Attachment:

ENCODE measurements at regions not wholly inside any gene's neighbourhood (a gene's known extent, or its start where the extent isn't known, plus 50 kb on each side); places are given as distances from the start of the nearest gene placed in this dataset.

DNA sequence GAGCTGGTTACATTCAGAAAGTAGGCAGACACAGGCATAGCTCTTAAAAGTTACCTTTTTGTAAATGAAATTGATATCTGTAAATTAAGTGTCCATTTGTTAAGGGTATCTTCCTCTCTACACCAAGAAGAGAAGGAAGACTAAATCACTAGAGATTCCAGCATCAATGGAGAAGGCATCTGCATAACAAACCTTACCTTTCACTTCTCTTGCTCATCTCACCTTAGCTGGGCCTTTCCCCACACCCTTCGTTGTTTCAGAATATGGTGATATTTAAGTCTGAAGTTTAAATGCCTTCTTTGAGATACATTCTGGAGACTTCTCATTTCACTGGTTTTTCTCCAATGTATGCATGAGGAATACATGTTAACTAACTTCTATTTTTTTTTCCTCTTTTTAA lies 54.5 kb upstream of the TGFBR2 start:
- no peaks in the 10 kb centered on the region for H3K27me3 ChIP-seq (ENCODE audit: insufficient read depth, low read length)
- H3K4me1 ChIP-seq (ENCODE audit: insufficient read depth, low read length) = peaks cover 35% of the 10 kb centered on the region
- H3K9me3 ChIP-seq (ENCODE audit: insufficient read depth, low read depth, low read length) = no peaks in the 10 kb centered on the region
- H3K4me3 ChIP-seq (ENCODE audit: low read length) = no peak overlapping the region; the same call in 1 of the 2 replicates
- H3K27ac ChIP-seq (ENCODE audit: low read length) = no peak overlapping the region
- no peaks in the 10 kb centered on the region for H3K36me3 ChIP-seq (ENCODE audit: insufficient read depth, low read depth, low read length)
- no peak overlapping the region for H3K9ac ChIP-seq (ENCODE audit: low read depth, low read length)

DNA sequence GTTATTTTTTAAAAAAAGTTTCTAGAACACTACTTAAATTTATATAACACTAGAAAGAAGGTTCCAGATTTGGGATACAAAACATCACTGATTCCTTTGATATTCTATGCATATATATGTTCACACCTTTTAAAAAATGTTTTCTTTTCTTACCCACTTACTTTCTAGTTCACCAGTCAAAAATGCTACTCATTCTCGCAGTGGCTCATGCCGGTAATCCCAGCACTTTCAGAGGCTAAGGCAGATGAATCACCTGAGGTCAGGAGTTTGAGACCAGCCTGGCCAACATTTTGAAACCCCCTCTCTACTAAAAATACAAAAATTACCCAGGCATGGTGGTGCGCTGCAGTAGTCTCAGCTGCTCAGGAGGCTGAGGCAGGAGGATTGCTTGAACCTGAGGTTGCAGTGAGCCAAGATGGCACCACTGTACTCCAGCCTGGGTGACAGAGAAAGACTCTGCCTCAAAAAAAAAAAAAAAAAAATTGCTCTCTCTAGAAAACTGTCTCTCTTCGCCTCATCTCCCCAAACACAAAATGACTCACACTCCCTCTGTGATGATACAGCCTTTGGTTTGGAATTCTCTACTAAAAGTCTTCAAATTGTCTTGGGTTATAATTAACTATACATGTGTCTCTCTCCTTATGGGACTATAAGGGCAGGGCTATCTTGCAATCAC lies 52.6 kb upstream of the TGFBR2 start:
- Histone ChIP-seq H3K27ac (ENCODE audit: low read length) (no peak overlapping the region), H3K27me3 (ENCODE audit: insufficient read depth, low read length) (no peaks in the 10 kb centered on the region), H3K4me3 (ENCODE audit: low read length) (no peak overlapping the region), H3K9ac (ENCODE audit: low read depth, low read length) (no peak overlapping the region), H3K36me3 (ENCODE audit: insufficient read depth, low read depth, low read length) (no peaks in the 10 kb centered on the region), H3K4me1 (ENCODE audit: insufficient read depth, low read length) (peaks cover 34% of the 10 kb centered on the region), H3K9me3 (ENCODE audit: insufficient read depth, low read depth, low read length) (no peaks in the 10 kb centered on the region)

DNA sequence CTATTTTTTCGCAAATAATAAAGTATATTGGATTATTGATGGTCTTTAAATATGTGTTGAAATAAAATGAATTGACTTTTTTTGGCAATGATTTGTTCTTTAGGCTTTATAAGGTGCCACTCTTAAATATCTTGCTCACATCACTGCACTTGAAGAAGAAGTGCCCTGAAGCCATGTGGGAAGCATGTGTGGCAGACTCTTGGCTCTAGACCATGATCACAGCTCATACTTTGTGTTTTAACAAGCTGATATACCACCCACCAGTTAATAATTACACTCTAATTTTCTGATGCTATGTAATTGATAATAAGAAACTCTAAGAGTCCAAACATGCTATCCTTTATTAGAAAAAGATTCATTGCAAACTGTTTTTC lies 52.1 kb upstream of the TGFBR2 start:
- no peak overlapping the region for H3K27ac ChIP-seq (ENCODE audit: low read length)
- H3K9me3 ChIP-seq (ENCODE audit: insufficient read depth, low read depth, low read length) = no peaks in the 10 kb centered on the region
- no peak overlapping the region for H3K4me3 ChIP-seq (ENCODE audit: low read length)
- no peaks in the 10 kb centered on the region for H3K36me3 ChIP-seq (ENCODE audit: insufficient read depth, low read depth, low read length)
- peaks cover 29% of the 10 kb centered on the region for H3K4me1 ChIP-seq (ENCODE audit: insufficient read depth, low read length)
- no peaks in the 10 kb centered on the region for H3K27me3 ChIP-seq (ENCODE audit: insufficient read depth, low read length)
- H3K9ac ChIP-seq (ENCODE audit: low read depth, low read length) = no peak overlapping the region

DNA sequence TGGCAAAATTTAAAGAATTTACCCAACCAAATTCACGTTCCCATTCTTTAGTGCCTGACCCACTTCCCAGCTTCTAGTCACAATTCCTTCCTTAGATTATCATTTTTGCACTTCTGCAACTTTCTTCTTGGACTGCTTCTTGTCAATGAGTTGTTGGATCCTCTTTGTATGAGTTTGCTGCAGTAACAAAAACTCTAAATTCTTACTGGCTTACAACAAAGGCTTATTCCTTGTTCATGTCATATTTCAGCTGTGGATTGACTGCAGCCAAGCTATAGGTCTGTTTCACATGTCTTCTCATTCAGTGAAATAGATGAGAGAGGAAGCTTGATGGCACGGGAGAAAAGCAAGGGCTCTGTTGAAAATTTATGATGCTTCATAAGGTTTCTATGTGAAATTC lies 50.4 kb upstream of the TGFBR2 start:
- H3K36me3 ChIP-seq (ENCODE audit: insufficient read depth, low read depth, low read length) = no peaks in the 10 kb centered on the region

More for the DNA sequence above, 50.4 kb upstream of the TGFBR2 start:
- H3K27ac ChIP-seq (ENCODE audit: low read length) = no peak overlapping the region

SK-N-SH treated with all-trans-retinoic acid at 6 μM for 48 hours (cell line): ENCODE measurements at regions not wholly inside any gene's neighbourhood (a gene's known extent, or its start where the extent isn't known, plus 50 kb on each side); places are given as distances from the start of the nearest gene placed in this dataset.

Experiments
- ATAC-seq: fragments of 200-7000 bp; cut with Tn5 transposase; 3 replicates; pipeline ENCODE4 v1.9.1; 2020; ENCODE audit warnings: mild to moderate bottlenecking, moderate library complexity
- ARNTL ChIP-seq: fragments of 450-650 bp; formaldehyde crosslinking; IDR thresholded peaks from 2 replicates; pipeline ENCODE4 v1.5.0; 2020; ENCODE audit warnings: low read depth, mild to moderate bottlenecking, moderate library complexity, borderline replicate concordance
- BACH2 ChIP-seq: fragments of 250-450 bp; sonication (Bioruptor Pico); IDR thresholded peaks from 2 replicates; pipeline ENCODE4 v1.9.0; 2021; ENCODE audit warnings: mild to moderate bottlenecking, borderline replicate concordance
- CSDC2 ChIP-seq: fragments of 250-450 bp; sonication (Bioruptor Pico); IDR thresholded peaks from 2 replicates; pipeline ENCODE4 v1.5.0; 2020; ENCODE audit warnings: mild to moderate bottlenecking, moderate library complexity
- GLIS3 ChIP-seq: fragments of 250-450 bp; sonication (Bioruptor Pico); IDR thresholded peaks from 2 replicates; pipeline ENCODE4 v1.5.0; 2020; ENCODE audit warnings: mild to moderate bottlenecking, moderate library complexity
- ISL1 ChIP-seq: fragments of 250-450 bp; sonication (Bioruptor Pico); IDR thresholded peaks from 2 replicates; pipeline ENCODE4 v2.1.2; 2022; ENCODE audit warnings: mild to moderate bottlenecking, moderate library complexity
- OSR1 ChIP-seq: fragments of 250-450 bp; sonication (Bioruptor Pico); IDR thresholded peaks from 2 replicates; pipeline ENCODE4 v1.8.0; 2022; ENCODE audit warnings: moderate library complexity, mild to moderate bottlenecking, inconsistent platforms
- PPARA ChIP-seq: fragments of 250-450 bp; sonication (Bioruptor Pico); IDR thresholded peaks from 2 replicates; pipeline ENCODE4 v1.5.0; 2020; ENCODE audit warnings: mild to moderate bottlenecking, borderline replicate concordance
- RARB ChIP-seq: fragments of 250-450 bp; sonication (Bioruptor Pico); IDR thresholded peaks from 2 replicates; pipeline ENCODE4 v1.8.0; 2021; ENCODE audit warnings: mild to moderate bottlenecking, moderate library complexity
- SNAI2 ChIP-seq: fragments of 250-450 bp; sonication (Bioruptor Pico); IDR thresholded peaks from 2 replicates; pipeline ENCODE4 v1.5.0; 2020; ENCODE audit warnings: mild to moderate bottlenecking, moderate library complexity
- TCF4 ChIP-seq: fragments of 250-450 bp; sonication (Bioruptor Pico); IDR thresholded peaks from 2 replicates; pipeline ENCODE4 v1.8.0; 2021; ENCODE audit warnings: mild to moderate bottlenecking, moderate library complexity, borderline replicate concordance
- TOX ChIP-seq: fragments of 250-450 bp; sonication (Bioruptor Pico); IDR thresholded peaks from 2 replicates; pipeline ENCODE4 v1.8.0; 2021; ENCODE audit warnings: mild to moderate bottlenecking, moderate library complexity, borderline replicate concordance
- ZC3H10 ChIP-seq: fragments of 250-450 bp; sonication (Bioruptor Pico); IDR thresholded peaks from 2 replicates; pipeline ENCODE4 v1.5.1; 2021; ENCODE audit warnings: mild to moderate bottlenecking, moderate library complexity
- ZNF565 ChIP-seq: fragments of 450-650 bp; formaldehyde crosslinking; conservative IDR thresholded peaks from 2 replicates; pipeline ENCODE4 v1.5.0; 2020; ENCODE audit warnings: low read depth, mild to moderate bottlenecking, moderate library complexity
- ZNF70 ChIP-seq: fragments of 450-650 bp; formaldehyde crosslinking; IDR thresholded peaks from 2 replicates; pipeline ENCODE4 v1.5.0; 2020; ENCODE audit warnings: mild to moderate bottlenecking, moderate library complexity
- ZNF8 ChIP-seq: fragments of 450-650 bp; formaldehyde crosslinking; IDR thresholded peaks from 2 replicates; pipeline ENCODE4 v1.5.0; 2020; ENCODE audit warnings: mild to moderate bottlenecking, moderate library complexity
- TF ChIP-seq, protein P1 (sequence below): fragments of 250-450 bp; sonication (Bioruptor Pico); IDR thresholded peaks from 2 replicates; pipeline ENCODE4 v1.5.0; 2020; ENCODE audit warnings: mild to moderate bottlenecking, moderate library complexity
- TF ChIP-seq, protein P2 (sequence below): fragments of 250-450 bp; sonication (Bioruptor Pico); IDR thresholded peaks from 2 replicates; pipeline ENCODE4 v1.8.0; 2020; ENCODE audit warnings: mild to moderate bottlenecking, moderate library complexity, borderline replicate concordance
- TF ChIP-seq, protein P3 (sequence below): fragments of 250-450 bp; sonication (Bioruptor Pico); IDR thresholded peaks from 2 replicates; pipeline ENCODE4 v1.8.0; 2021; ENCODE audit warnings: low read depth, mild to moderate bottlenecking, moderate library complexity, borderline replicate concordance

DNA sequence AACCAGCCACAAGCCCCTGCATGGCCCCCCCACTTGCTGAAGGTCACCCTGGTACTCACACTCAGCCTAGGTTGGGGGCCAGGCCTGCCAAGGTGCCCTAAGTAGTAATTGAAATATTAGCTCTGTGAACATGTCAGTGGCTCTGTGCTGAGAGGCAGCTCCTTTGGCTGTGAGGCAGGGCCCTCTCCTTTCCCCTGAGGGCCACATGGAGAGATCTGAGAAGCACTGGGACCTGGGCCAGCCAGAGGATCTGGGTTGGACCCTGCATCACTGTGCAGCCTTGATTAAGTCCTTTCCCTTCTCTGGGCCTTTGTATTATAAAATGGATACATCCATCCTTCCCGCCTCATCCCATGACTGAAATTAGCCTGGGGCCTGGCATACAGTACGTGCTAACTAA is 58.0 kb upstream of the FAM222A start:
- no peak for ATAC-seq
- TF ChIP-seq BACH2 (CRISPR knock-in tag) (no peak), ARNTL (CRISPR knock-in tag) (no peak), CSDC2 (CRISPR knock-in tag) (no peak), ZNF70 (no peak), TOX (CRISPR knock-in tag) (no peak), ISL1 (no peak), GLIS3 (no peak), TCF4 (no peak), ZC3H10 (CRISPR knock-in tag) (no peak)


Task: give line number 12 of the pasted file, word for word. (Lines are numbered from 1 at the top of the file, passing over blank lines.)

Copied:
DNA sequence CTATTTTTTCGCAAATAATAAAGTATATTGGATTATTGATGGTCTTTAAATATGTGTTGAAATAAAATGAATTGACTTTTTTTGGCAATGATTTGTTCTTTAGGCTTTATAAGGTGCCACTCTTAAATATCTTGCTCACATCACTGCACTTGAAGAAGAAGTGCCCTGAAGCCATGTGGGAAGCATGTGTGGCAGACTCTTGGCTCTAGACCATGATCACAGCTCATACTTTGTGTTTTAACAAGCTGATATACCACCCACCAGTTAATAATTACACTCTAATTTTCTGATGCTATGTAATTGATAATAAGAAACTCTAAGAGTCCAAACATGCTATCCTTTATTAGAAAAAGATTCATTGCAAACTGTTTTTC lies 52.1 kb upstream of the TGFBR2 start: